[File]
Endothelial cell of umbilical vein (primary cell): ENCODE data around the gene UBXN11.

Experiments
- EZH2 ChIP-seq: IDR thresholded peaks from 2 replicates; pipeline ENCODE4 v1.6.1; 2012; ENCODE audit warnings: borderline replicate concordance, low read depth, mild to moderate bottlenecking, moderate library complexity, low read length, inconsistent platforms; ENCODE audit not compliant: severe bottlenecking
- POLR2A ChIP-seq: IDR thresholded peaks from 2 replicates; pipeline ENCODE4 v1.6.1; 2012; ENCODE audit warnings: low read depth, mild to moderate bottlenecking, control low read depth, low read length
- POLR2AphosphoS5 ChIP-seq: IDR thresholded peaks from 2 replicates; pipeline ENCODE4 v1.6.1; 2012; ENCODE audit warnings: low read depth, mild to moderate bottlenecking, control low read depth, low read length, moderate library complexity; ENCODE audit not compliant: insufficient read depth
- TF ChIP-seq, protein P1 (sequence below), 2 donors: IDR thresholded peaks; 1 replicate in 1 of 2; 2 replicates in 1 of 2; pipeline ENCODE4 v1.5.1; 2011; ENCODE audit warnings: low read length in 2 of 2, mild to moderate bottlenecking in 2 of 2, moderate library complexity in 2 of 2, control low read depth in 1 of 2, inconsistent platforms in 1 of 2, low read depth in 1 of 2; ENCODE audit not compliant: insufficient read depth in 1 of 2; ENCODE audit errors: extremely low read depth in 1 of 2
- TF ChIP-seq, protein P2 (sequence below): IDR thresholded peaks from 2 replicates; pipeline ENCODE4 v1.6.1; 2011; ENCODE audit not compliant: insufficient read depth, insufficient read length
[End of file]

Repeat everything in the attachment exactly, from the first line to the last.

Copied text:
Endothelial cell of umbilical vein (primary cell): ENCODE data around the gene UBXN11.

Experiments
- EZH2 ChIP-seq: IDR thresholded peaks from 2 replicates; pipeline ENCODE4 v1.6.1; 2012; ENCODE audit warnings: borderline replicate concordance, low read depth, mild to moderate bottlenecking, moderate library complexity, low read length, inconsistent platforms; ENCODE audit not compliant: severe bottlenecking
- POLR2A ChIP-seq: IDR thresholded peaks from 2 replicates; pipeline ENCODE4 v1.6.1; 2012; ENCODE audit warnings: low read depth, mild to moderate bottlenecking, control low read depth, low read length
- POLR2AphosphoS5 ChIP-seq: IDR thresholded peaks from 2 replicates; pipeline ENCODE4 v1.6.1; 2012; ENCODE audit warnings: low read depth, mild to moderate bottlenecking, control low read depth, low read length, moderate library complexity; ENCODE audit not compliant: insufficient read depth
- TF ChIP-seq, protein P1 (sequence below), 2 donors: IDR thresholded peaks; 1 replicate in 1 of 2; 2 replicates in 1 of 2; pipeline ENCODE4 v1.5.1; 2011; ENCODE audit warnings: low read length in 2 of 2, mild to moderate bottlenecking in 2 of 2, moderate library complexity in 2 of 2, control low read depth in 1 of 2, inconsistent platforms in 1 of 2, low read depth in 1 of 2; ENCODE audit not compliant: insufficient read depth in 1 of 2; ENCODE audit errors: extremely low read depth in 1 of 2
- TF ChIP-seq, protein P2 (sequence below): IDR thresholded peaks from 2 replicates; pipeline ENCODE4 v1.6.1; 2011; ENCODE audit not compliant: insufficient read depth, insufficient read length